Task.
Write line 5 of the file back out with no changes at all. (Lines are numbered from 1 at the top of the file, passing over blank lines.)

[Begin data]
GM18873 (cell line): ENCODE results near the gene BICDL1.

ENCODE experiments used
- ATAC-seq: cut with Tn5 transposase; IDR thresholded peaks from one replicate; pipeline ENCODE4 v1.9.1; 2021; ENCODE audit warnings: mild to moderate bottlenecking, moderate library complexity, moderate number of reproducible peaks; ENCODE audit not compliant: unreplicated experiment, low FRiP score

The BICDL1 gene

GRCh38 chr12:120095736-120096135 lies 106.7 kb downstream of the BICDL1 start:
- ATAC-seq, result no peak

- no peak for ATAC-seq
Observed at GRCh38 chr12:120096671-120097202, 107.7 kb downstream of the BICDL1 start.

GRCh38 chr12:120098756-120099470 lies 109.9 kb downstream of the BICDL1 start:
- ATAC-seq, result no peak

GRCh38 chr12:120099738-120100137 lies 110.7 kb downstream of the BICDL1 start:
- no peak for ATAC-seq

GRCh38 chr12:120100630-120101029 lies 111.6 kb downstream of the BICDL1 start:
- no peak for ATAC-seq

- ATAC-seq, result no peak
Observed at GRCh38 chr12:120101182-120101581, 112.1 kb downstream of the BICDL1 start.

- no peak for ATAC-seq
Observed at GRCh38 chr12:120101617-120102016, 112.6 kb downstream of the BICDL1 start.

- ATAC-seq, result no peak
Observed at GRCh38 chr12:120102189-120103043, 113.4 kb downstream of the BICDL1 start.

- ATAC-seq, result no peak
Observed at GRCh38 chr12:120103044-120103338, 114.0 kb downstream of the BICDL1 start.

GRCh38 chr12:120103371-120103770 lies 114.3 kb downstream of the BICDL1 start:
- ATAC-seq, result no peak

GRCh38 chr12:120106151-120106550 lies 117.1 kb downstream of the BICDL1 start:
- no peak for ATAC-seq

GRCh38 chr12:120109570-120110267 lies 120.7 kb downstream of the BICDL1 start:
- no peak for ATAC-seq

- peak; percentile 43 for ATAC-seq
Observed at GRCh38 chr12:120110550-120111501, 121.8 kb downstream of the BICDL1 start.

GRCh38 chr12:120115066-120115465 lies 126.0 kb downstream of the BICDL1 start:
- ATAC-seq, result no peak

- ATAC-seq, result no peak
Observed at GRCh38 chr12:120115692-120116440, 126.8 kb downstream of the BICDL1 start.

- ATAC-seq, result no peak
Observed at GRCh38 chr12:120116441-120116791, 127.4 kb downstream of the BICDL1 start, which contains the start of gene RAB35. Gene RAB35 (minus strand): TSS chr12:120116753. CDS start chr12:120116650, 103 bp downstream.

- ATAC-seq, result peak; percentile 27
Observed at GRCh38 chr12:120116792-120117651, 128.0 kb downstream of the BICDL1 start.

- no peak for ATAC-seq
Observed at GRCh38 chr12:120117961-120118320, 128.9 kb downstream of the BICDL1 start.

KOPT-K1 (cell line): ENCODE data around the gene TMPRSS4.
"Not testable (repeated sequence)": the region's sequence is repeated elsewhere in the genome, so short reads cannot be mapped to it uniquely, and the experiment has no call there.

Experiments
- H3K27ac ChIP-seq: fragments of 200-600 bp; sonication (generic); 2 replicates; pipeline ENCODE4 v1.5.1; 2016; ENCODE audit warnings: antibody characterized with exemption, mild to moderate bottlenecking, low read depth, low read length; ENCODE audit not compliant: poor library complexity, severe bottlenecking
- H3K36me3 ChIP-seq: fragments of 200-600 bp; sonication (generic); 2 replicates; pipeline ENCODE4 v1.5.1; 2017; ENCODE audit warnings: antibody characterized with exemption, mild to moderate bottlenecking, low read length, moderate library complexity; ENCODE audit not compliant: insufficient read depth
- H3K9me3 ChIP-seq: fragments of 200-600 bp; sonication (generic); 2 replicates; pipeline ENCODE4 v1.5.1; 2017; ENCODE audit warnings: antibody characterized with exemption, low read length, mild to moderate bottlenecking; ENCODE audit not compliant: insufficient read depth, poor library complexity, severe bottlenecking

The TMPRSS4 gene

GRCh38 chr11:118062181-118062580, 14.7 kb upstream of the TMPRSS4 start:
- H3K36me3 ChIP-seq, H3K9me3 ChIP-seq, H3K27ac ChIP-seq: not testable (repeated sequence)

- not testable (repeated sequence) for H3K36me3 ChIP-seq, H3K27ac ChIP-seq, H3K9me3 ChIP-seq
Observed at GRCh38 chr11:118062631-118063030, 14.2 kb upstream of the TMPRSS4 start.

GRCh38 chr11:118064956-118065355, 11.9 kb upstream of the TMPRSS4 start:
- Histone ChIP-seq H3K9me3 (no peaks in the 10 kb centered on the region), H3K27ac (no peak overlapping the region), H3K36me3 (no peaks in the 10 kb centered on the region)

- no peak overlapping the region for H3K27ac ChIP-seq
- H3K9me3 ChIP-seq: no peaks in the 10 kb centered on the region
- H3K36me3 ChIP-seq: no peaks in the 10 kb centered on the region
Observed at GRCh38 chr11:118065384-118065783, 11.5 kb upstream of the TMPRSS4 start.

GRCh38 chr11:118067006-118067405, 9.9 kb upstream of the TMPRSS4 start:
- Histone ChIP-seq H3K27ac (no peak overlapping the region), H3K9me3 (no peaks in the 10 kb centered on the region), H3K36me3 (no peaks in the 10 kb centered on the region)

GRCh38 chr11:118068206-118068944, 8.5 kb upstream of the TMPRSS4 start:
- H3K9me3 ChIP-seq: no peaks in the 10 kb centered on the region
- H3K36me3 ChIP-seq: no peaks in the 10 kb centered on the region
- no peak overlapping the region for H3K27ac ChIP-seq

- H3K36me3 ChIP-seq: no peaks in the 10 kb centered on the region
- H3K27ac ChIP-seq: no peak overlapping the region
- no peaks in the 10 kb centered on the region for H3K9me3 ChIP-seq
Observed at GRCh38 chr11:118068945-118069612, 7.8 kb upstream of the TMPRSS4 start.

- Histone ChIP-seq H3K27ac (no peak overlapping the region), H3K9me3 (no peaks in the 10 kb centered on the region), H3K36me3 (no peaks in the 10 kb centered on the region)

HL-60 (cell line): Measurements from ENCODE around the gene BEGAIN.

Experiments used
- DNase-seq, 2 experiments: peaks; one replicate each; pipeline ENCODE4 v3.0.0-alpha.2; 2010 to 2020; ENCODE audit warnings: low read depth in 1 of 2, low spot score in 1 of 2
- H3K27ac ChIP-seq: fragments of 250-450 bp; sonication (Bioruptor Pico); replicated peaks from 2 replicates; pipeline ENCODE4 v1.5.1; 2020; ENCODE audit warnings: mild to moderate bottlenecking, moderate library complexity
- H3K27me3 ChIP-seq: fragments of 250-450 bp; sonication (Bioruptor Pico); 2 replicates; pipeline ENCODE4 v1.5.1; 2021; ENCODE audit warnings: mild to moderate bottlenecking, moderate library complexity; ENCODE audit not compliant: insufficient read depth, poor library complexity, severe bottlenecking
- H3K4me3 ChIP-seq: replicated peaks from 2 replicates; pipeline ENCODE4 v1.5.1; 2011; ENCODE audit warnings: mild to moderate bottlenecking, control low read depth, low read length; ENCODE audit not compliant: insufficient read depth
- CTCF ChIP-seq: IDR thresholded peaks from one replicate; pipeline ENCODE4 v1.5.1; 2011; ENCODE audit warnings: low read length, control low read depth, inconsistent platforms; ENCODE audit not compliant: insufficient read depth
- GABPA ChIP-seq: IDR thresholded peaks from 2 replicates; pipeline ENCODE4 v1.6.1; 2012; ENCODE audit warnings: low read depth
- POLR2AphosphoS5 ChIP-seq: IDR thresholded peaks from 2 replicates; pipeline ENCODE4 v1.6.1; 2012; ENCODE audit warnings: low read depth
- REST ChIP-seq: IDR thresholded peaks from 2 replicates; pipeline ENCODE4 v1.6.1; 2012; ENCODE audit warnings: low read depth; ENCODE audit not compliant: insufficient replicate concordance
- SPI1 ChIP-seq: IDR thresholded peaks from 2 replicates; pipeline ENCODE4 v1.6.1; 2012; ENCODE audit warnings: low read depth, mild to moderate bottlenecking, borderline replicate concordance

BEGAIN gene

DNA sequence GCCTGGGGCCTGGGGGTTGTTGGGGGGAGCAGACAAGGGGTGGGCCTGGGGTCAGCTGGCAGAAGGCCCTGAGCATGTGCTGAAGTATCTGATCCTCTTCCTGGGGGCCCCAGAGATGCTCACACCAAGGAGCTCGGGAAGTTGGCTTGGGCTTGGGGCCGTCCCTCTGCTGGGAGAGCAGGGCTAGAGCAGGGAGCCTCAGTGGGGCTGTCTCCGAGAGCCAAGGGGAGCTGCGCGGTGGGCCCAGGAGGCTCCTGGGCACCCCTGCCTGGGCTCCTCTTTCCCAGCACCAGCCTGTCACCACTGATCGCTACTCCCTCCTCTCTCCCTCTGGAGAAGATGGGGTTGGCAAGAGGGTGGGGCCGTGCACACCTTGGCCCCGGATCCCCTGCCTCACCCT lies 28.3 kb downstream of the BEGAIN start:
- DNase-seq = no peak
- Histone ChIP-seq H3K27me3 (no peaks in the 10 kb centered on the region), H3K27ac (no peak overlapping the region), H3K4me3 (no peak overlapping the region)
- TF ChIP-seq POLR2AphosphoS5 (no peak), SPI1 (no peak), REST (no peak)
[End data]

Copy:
GRCh38 chr12:120095736-120096135 lies 106.7 kb downstream of the BICDL1 start: